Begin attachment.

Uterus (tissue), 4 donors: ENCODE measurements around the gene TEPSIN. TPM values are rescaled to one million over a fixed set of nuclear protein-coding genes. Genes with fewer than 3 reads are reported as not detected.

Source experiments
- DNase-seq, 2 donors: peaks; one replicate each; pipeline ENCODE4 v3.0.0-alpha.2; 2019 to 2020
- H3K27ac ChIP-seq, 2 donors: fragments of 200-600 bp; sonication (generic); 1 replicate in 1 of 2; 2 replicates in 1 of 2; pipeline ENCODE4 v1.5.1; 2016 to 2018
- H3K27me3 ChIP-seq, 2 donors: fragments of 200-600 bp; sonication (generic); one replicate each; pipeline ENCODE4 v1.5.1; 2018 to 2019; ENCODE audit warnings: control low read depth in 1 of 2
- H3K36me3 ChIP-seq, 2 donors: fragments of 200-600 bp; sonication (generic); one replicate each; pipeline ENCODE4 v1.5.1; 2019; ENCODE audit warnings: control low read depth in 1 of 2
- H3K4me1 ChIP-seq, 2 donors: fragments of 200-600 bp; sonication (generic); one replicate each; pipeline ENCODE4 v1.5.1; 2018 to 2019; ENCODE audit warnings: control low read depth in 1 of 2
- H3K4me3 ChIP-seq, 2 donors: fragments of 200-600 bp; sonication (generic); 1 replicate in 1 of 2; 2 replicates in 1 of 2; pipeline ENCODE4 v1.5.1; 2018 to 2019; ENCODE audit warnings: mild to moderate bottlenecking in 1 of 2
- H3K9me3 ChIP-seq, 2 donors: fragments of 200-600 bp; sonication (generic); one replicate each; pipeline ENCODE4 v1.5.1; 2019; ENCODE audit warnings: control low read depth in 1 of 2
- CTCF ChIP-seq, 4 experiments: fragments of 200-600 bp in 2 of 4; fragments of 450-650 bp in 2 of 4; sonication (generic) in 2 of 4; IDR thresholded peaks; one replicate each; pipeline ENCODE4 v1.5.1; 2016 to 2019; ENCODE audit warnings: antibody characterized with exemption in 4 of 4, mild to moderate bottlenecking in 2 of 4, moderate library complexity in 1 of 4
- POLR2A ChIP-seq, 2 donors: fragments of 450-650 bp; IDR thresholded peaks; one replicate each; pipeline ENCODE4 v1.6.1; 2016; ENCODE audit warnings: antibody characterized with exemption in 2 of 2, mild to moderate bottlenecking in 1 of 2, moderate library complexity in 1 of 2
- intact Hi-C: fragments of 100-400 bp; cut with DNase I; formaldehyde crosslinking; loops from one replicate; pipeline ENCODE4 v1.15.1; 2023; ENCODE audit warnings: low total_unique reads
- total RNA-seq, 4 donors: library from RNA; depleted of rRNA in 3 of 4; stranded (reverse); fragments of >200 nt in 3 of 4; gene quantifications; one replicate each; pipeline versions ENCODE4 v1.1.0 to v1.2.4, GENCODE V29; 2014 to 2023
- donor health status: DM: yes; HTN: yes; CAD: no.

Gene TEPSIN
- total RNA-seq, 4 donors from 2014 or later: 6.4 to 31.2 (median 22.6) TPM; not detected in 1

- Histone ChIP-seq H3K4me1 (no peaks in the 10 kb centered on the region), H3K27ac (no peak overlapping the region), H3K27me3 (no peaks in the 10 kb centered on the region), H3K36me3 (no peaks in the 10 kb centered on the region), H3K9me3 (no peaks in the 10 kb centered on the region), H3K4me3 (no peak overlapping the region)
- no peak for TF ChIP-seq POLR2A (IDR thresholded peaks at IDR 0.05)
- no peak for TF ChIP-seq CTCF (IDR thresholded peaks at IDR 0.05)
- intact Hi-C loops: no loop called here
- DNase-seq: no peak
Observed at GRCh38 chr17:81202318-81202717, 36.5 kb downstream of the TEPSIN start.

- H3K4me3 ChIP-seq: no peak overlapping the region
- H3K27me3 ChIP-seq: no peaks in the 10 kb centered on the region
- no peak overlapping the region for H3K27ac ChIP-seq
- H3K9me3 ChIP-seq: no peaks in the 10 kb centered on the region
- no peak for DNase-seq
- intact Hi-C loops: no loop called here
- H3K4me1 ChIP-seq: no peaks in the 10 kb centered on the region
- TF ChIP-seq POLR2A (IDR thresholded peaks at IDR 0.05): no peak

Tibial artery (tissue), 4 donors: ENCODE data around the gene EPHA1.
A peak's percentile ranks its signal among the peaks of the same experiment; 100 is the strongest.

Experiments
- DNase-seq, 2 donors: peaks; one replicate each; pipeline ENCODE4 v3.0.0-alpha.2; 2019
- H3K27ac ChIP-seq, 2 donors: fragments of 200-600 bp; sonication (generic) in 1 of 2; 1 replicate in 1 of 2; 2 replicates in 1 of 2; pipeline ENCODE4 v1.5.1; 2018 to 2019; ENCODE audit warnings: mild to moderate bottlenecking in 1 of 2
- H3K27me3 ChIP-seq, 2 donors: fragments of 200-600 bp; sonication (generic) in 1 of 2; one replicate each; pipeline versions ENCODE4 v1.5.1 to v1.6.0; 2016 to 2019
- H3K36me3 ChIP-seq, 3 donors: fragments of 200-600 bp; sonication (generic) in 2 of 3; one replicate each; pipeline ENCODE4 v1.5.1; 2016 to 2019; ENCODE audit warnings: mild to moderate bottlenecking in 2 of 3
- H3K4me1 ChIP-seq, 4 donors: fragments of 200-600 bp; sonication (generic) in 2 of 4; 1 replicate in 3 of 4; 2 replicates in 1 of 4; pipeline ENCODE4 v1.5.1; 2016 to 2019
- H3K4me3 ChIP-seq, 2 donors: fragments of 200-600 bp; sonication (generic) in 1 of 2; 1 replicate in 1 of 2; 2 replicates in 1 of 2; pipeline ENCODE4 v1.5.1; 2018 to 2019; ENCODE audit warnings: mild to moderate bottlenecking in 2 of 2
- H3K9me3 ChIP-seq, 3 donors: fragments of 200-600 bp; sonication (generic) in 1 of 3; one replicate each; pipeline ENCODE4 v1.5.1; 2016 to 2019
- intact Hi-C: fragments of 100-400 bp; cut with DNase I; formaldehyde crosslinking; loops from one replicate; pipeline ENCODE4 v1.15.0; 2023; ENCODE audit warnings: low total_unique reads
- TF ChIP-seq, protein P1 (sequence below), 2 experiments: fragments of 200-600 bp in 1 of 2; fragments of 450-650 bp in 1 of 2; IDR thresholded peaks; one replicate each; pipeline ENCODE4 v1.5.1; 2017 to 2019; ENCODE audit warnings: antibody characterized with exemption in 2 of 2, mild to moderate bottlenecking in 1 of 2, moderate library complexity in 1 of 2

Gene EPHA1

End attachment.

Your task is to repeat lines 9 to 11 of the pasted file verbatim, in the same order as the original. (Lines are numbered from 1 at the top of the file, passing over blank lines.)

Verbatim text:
- H3K9me3 ChIP-seq, 2 donors: fragments of 200-600 bp; sonication (generic); one replicate each; pipeline ENCODE4 v1.5.1; 2019; ENCODE audit warnings: control low read depth in 1 of 2
- CTCF ChIP-seq, 4 experiments: fragments of 200-600 bp in 2 of 4; fragments of 450-650 bp in 2 of 4; sonication (generic) in 2 of 4; IDR thresholded peaks; one replicate each; pipeline ENCODE4 v1.5.1; 2016 to 2019; ENCODE audit warnings: antibody characterized with exemption in 4 of 4, mild to moderate bottlenecking in 2 of 4, moderate library complexity in 1 of 4
- POLR2A ChIP-seq, 2 donors: fragments of 450-650 bp; IDR thresholded peaks; one replicate each; pipeline ENCODE4 v1.6.1; 2016; ENCODE audit warnings: antibody characterized with exemption in 2 of 2, mild to moderate bottlenecking in 1 of 2, moderate library complexity in 1 of 2